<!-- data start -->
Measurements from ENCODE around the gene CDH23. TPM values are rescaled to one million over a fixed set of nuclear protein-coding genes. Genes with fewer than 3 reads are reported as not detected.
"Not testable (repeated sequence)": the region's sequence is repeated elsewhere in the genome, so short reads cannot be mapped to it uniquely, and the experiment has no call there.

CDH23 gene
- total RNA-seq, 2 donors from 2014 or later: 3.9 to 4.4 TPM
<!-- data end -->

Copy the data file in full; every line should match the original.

Measurements from ENCODE around the gene CDH23. TPM values are rescaled to one million over a fixed set of nuclear protein-coding genes. Genes with fewer than 3 reads are reported as not detected.
"Not testable (repeated sequence)": the region's sequence is repeated elsewhere in the genome, so short reads cannot be mapped to it uniquely, and the experiment has no call there.

CDH23 gene
- total RNA-seq, 2 donors from 2014 or later: 3.9 to 4.4 TPM